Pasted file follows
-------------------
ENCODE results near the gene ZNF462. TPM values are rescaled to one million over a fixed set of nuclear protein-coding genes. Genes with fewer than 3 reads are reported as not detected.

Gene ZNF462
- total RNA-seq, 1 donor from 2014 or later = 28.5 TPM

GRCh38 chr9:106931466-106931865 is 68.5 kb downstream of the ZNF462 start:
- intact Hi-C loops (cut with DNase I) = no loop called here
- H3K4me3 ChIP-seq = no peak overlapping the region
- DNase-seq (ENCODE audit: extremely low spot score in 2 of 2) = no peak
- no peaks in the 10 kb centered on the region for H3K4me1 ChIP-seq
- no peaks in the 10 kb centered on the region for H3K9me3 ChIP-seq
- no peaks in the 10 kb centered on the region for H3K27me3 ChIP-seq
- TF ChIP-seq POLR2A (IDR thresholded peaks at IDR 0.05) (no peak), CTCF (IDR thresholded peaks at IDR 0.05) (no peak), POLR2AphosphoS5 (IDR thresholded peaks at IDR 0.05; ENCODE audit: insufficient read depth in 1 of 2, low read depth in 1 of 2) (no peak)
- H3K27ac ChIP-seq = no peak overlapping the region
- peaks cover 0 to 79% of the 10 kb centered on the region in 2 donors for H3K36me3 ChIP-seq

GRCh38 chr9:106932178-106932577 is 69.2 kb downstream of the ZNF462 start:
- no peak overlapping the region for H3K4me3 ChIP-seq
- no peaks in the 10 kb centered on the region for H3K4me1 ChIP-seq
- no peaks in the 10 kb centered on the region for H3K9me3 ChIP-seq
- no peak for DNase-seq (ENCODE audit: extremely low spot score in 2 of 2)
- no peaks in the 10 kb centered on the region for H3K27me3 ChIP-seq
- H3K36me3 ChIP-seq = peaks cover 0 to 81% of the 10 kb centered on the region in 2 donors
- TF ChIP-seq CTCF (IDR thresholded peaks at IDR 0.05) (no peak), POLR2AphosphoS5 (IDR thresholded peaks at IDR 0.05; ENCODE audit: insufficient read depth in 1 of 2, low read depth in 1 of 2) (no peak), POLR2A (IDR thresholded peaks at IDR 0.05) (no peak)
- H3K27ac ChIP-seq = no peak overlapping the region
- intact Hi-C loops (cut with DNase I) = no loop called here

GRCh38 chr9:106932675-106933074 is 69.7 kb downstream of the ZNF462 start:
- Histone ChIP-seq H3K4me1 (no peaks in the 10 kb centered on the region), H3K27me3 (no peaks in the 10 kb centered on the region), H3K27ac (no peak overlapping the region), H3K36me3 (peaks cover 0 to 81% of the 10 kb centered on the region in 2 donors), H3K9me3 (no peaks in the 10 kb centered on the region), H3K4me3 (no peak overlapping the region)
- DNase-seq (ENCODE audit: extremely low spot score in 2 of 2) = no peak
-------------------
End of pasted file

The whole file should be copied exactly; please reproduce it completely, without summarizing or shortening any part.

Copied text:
ENCODE results near the gene ZNF462. TPM values are rescaled to one million over a fixed set of nuclear protein-coding genes. Genes with fewer than 3 reads are reported as not detected.

Gene ZNF462
- total RNA-seq, 1 donor from 2014 or later = 28.5 TPM

GRCh38 chr9:106931466-106931865 is 68.5 kb downstream of the ZNF462 start:
- intact Hi-C loops (cut with DNase I) = no loop called here
- H3K4me3 ChIP-seq = no peak overlapping the region
- DNase-seq (ENCODE audit: extremely low spot score in 2 of 2) = no peak
- no peaks in the 10 kb centered on the region for H3K4me1 ChIP-seq
- no peaks in the 10 kb centered on the region for H3K9me3 ChIP-seq
- no peaks in the 10 kb centered on the region for H3K27me3 ChIP-seq
- TF ChIP-seq POLR2A (IDR thresholded peaks at IDR 0.05) (no peak), CTCF (IDR thresholded peaks at IDR 0.05) (no peak), POLR2AphosphoS5 (IDR thresholded peaks at IDR 0.05; ENCODE audit: insufficient read depth in 1 of 2, low read depth in 1 of 2) (no peak)
- H3K27ac ChIP-seq = no peak overlapping the region
- peaks cover 0 to 79% of the 10 kb centered on the region in 2 donors for H3K36me3 ChIP-seq

GRCh38 chr9:106932178-106932577 is 69.2 kb downstream of the ZNF462 start:
- no peak overlapping the region for H3K4me3 ChIP-seq
- no peaks in the 10 kb centered on the region for H3K4me1 ChIP-seq
- no peaks in the 10 kb centered on the region for H3K9me3 ChIP-seq
- no peak for DNase-seq (ENCODE audit: extremely low spot score in 2 of 2)
- no peaks in the 10 kb centered on the region for H3K27me3 ChIP-seq
- H3K36me3 ChIP-seq = peaks cover 0 to 81% of the 10 kb centered on the region in 2 donors
- TF ChIP-seq CTCF (IDR thresholded peaks at IDR 0.05) (no peak), POLR2AphosphoS5 (IDR thresholded peaks at IDR 0.05; ENCODE audit: insufficient read depth in 1 of 2, low read depth in 1 of 2) (no peak), POLR2A (IDR thresholded peaks at IDR 0.05) (no peak)
- H3K27ac ChIP-seq = no peak overlapping the region
- intact Hi-C loops (cut with DNase I) = no loop called here

GRCh38 chr9:106932675-106933074 is 69.7 kb downstream of the ZNF462 start:
- Histone ChIP-seq H3K4me1 (no peaks in the 10 kb centered on the region), H3K27me3 (no peaks in the 10 kb centered on the region), H3K27ac (no peak overlapping the region), H3K36me3 (peaks cover 0 to 81% of the 10 kb centered on the region in 2 donors), H3K9me3 (no peaks in the 10 kb centered on the region), H3K4me3 (no peak overlapping the region)
- DNase-seq (ENCODE audit: extremely low spot score in 2 of 2) = no peak